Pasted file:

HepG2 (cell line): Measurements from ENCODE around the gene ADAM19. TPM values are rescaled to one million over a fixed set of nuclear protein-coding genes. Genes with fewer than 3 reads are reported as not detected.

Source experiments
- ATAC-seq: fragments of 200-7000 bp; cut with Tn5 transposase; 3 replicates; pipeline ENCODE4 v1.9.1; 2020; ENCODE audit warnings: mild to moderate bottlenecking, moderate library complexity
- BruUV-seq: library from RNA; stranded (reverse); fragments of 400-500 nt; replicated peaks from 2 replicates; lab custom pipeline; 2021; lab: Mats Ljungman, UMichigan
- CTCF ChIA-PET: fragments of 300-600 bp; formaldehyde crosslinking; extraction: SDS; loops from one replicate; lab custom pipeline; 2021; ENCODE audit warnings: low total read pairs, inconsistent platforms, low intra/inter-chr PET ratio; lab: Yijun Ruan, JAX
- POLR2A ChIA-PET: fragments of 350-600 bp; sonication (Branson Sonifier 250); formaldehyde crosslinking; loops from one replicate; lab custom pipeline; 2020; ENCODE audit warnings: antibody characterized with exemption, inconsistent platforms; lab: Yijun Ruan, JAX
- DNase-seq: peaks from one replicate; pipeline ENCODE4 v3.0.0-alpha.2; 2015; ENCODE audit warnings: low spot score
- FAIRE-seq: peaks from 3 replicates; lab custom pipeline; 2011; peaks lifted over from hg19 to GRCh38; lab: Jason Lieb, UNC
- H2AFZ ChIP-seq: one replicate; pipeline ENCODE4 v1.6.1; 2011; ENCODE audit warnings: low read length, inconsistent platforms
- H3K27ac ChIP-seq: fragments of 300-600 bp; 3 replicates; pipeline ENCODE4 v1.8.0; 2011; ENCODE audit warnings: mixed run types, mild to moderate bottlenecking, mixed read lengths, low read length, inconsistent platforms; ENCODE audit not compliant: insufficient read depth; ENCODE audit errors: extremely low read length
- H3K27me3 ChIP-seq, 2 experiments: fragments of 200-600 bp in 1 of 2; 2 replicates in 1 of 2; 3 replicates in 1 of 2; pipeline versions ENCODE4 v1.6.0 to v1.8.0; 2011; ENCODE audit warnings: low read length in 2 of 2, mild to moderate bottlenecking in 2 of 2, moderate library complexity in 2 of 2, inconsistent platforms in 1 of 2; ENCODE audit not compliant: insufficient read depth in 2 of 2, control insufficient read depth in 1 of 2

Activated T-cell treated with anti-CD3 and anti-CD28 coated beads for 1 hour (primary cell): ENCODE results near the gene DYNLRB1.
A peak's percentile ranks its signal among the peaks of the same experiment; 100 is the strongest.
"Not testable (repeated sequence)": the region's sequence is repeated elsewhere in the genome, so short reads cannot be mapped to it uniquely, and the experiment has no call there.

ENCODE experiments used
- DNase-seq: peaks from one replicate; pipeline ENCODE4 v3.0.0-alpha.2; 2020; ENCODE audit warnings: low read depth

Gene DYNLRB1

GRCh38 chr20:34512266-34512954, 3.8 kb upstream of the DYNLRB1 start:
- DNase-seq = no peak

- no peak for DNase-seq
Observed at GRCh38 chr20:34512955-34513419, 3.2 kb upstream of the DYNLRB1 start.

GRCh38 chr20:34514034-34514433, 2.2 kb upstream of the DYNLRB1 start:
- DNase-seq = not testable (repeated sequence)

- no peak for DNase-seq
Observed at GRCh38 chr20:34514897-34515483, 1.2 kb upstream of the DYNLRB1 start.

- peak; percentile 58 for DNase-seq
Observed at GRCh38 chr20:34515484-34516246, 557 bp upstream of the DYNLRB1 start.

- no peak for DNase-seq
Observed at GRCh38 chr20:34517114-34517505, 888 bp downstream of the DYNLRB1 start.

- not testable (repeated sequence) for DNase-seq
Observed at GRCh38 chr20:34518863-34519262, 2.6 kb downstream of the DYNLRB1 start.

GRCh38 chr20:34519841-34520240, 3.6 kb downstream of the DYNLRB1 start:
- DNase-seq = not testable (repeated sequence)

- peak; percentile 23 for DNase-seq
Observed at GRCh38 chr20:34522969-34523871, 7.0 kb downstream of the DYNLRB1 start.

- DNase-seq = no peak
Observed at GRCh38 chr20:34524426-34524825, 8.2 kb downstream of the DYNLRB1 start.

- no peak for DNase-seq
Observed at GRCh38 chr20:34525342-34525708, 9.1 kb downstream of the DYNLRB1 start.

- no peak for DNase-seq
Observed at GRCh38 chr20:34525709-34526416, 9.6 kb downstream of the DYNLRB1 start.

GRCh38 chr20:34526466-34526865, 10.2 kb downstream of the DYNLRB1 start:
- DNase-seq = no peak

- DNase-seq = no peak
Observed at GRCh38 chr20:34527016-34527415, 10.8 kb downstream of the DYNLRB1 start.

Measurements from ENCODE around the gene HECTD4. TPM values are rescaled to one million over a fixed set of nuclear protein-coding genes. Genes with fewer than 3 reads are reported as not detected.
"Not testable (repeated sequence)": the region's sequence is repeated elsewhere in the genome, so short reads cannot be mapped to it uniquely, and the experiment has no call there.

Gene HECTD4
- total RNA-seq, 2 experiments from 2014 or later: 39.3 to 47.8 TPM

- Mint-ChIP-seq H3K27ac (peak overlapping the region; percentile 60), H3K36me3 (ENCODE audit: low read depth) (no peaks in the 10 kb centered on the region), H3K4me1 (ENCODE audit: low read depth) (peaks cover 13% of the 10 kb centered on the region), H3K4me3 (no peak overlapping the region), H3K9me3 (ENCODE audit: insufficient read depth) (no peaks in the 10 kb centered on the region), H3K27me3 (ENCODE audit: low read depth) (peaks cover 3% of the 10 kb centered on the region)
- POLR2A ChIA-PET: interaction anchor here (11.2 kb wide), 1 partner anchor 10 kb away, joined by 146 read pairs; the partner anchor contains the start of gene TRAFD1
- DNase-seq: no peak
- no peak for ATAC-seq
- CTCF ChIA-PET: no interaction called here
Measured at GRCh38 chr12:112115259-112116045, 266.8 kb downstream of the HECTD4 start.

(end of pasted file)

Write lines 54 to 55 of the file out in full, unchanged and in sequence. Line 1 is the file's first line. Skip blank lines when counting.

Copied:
- CTCF ChIA-PET: no interaction called here
Measured at GRCh38 chr12:112115259-112116045, 266.8 kb downstream of the HECTD4 start.